Tim Rossovich: Old Player of the Week


One of my favorite things about football is all the tough and crazy guys that have played the game over the years.

One of the more amazing tough and crazy guys over those years was Tim Rossovich of USC.


Rossovich was a first team All American in 1967, the very first year I started watching the game. Rossovich was one of the USC players that sacked UCLA’s Gary Beban to end the first Game of the Century that I wrote about in 18 Saturdays. The Trojans were loaded with talent in those years and they won the national championship during Rossovich’s senior season. You can read about that Game of the Century here: http://collegefootballcrazy.com/18-saturdays/

Tim Rossovich was one of 5 Southern Cal Trojans drafted in the first round of the 1968 NFL Draft and he played for seven years for the Philadelphia Eagles, the San Diego Chargers, and the Houston Oilers. In between his NFL days with the Chargers and the Oilers, Rossovich played for the Philadelphia Bell of the World Football League. He did make the Pro Bowl in the 1969 season so he was at least fairly successful as a professional football player.

Oddly, for some reason the NFL did not keep up with tackles and sacks back in those days so it’s difficult to say exactly just how  good of a player Rossovich was in the NFL. I can’t even imagine why the NFL or even the NCAA did not keep up with defensive stats in those years.  I suppose I am showing my nerdness at this point, but the number of sacks a defensive lineman had in a career is interesting and important stuff. In spite of all that, Rossovich was credited with 3 career interceptions.


Tim Rossovich was a Parade All American out of St Francis High School in Mountain View, California and signed with USC. Freshmen were not allowed to play varsity football in those days, so Rossovich was a 3 year letterman from 1965 to 1967 and clearly good enough to make All American in his senior season.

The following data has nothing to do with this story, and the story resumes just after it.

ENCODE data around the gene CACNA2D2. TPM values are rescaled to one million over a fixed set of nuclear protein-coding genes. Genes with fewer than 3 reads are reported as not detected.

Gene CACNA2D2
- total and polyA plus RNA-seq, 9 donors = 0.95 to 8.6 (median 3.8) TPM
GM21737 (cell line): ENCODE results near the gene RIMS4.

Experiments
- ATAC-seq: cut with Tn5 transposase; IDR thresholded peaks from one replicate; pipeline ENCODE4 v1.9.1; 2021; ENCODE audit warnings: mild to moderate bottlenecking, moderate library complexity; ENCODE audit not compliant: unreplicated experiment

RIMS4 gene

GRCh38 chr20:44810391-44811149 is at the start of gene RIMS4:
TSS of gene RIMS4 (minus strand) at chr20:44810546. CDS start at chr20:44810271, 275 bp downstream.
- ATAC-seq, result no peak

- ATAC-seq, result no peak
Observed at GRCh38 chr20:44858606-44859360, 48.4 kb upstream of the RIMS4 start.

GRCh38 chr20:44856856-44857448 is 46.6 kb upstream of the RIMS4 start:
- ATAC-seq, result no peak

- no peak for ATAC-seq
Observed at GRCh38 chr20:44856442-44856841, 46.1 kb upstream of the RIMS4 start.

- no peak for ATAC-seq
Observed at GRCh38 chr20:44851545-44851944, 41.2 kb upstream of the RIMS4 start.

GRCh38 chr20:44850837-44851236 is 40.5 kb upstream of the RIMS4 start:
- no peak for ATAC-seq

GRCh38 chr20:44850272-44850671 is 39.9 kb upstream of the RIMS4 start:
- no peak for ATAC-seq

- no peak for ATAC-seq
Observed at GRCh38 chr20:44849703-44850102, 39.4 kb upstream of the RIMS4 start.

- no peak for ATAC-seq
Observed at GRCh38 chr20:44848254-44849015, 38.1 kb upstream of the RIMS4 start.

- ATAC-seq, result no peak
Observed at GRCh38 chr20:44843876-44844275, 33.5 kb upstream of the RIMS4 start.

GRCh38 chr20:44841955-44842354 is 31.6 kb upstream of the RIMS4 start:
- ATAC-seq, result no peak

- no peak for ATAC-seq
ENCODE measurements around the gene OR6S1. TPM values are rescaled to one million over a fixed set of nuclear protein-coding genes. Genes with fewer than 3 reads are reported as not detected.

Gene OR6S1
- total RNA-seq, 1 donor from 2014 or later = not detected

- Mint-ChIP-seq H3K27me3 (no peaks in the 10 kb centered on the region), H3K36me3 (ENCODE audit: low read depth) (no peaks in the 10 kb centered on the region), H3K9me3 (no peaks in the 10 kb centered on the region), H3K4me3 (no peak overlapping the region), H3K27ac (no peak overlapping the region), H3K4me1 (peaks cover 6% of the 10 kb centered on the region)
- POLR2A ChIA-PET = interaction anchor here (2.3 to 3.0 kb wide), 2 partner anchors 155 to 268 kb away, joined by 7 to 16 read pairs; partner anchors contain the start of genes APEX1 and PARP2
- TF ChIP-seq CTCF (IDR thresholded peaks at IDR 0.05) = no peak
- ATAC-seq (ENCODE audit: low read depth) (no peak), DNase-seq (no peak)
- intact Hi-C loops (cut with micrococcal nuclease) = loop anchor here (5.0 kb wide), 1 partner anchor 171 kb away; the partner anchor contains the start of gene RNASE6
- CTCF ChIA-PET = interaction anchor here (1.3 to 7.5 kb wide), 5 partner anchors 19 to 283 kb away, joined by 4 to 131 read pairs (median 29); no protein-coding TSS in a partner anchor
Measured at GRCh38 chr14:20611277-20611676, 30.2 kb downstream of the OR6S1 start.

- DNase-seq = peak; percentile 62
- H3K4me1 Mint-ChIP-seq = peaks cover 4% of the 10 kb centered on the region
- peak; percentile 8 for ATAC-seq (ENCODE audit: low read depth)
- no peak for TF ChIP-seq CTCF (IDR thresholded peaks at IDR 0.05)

At USC, Tim Rossovich was roommates with future super star Actor, Tom Selleck.

He is also the much older brother of  actor Rick Rossovich. After football, Rossovich got a lot of tough guy roles in movies and a lot of them reflected on his reputation as a crazy, scary former NFL star. He had regular roles in television shows like the A Team, The Fall Guy, and MacGyver. Plus, of course, in the series with his old college roommate, Magnum PI and it’s star Tom Selleck. Rossovich played football at 6-4, 250 and kept most of that size as an actor and with his crazed looking face he made a good and frightening TV show and movie villain.


Probably most stories about Rossovich eating glass or setting himself on fire were more than likely only stories. But, he was one of the early day NFL crazies like Mike Ditka, Dick Butkus, and the Mad Stork Ted Hendrix. He was one of the eccentric characters like Herschel Walker, Chad Ochocinco, Joe Don Looney and several other interesting players. These guys were were a little more than interesting, they were the lure of the game that kept bringing people back. These guys might have been considered nuts. But, they were not criminals like a lot of today’s kids. Just some fun loving guys that went on panty raids and other kinds of mischievousness that people still talk about years later.


The game of football has always been more interesting because of the Tim Rossovich kind of guys that have always played it.

5 thoughts on “Tim Rossovich: Old Player of the Week

  1. Rich Anderson

    I witnessed the eating of glass & some other feats by Tim. There was never a need to embellish what he did because it defied reality. More important was behind it all was a solid, loyal person.

  2. linda sakane

    When I was in college, my cousin, all American Barry Darrow out of the U. Of Montana was drafted by the SD Chargers, great because I am a san diego gal born and raised and still there. It was the same year tim rossovich first came to the chargers. Barry told me a few ‘rosso’ stories, and about how rosso liked to intimate the other players but never my cousin. Barry is 6’7″ and was probably 270 lbs of solid muscle back then. The first story that comes to mind was the first day of training. Guys were arriving from all over. Our head coach back then was Harland Svare. One of the asst coaches came over to near where my cousin was sitting in the cafeteria and said “Coach, there’s some nut over there stuffing peas up his nose”. Svare looked over and said “that’s Tim rossovich” and proceeded over to introduce himself. He said, “Hi, I’m Harland Svare”. Rosso stood up, blew his peas all over the table and said, “Nice to meet you Coach, I’m Tim Rossovich.” True story… I have a few others that are just as weird.

    1. Brad Post author

      I would love to hear every one of them if you care to share. Guys like Tim Rossovich make football a lot more entertaining.

  3. Pingback: 1968 NFL Draft | College Football Crazy

Leave a Reply

Your email address will not be published. Required fields are marked *